High level backing for ESTA

18 March 2019

Caroline Nagtegaal

Caroline Nagtegaal

Dutch MEP Caroline Nagtegaal has written to the European Commission in support of ESTA’s campaign to develop heavy transport corridors across Europe.

ESTA is the European Association of Abnormal Road Transport and Mobile Cranes.

It would reduce the bureaucracy caused by the maze of different permits required by member states. Her action follows a meeting earlier this month with Ton Klijn, ESTA director, who detailed the problems being faced by exceptional transport companies across Europe.

The timing of the MEP’s intervention is significant as talks were underway mid-March in Brussels on the financing of key infrastructure networks from 2021 to 2027 under the Connecting Europe Facility. Those discussions include a request from European armed forces and NATO to strengthen the continent’s infrastructure to make it easier to move heavy military loads.

Following the meeting with ESTA, Nagtegaal wrote to the Commission’s transport directorate requesting that the needs of exceptional transport operators as well as the military are included in these talks. She also asked the Commission about plans to reduce bureaucracy and simplify licensing arrangements for exceptional transport.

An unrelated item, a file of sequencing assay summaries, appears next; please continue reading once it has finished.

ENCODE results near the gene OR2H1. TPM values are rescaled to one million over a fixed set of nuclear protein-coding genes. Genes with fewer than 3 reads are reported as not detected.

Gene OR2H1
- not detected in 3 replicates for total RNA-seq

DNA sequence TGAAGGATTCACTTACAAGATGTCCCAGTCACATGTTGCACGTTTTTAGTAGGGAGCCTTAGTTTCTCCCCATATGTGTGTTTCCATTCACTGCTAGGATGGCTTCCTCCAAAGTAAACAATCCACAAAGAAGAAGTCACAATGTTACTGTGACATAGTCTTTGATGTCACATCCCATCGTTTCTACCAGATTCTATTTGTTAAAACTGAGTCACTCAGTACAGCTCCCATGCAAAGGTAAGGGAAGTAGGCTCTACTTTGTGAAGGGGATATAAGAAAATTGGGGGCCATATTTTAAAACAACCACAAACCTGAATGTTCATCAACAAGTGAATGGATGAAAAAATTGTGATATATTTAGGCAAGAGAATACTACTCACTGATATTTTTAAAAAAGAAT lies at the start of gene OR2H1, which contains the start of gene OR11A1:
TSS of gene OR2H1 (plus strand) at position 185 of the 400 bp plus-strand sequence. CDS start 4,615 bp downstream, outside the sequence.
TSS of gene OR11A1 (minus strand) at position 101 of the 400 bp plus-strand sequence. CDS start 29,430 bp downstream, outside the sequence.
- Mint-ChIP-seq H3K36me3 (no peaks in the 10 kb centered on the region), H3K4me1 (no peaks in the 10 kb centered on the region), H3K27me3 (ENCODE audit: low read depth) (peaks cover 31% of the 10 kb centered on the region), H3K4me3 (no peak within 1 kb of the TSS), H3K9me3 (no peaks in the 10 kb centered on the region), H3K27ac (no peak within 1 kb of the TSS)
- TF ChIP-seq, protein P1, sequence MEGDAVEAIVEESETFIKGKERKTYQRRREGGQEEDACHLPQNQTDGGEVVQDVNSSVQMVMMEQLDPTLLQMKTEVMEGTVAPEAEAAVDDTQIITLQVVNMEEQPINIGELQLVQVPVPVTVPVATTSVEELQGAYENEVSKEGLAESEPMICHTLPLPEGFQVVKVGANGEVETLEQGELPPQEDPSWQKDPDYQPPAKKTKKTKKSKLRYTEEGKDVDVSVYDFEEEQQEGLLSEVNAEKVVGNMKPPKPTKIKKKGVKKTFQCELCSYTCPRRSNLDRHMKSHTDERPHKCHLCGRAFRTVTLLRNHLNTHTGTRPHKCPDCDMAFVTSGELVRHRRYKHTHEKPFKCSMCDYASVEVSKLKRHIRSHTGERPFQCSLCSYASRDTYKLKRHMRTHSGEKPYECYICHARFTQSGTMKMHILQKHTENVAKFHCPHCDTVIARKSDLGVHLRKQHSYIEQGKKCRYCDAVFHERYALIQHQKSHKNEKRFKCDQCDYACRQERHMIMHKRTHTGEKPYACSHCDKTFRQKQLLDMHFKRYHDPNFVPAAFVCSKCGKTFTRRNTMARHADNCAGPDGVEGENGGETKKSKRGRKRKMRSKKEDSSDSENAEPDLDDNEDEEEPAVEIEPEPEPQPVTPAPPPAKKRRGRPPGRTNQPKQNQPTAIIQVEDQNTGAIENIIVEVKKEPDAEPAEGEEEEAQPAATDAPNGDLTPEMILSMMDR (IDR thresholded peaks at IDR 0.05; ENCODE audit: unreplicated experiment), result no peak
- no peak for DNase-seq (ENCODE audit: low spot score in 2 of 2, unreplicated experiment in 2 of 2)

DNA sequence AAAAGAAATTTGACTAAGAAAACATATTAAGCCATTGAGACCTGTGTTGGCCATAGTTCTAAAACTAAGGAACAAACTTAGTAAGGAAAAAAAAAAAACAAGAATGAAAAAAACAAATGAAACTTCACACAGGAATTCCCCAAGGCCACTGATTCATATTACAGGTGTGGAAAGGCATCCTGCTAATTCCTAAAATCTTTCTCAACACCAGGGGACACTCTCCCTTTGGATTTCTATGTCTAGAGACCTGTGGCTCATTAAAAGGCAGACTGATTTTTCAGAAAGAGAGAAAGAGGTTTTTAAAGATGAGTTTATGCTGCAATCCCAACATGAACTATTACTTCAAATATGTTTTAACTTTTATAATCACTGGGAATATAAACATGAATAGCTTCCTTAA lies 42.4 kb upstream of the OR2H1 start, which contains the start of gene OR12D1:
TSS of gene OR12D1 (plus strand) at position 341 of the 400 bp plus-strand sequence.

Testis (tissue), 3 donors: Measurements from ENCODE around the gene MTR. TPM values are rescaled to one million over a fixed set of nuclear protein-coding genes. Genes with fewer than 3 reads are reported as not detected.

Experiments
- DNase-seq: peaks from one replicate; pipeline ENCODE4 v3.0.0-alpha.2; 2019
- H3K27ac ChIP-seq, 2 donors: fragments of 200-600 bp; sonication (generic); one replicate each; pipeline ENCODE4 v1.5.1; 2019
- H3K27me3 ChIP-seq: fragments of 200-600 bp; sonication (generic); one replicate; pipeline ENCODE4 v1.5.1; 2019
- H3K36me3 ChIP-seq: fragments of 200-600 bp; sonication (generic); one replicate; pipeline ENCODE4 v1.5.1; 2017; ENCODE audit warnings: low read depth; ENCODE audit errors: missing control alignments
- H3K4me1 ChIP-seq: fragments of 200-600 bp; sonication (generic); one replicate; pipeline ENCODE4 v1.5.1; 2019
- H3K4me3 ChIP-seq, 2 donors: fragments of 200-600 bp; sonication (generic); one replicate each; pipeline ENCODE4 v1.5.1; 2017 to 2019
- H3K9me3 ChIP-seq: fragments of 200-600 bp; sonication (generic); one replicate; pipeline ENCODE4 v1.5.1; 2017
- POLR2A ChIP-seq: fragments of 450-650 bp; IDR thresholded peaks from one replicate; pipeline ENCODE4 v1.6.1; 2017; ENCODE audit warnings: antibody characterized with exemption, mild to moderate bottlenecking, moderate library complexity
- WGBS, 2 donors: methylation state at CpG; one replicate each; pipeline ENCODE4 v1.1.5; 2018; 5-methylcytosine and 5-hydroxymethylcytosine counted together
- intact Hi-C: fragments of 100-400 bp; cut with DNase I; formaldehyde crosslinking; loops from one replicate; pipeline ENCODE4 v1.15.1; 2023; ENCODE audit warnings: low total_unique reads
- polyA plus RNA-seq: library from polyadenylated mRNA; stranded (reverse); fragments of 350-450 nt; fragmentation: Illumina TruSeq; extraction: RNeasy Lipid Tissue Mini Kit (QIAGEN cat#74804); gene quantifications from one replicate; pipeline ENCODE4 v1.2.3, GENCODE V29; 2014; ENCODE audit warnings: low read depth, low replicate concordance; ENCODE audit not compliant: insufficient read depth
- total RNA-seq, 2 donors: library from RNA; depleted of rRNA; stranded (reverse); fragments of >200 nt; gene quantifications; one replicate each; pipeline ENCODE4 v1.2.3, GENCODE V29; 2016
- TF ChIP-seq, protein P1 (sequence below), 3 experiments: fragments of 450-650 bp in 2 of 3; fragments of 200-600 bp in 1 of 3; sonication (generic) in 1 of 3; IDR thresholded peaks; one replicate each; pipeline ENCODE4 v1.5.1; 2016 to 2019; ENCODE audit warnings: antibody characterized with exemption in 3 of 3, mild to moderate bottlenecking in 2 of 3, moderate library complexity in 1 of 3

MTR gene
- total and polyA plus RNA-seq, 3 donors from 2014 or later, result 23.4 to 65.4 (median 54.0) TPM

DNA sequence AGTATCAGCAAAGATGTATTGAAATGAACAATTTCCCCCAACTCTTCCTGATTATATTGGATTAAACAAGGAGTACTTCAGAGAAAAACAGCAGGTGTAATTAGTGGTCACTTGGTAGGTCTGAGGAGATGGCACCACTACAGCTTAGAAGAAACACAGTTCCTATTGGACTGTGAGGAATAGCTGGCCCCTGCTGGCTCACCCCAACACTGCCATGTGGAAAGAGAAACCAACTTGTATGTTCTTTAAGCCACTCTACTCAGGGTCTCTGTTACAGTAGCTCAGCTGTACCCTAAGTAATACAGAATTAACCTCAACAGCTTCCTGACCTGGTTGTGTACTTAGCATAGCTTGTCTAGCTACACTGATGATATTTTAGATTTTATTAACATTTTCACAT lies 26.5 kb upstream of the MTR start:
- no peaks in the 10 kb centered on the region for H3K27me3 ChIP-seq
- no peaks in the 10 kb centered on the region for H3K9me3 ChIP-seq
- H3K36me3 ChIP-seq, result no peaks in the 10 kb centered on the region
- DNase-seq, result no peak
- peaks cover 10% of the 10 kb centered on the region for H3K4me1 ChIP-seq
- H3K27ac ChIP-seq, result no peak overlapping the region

In addition, she called on the Commission to “focus on the digitisation of permits for exceptional transport, which is already happening for normal truck transport within the European Union”.

Nagtegaal has experience of the transport sector having previously worked for the Royal Schiphol Group in Amsterdam and the Port of Rotterdam Authority.

In the European Parliament, she focuses on economic affairs and innovation and is a member of the Dutch liberal party VVD. The VVD is part of the ALDE Group, the Alliance of Liberals and Democrats for Europe.

After the meeting with Ton Klijn, Nagtegaal said she had been surprised by the scale of the problems faced by ESTA members and the exceptional transport sector. “It is clear that exceptional transport has to deal with a maze of permit requirements that differ greatly between European member states.

“In addition authorities within Europe are becoming more cautious about granting permits because they do not want to take risks on their infrastructure.”

But she argued that changes could be on the way.

“I am optimistic that my and ESTA’s concerns will be taken seriously and acted upon because it fits into the EU’s Connecting Europe strategy, something that is high profile.

“Also, the economy of Europe has been strengthening and that means that there is more transport of all kinds and more exceptional transport.”

She said the focus of her enquiries would be on infrastructure investment and the related issues of digitisation and reducing permitting bureaucracy.

She added, “I will also be raising this issue with colleagues active in the transport sector and with other countries within the European Parliament’s Liberal Group. ESTA’s concerns are a clear example of how the internal market needs to be developed and reformed.”


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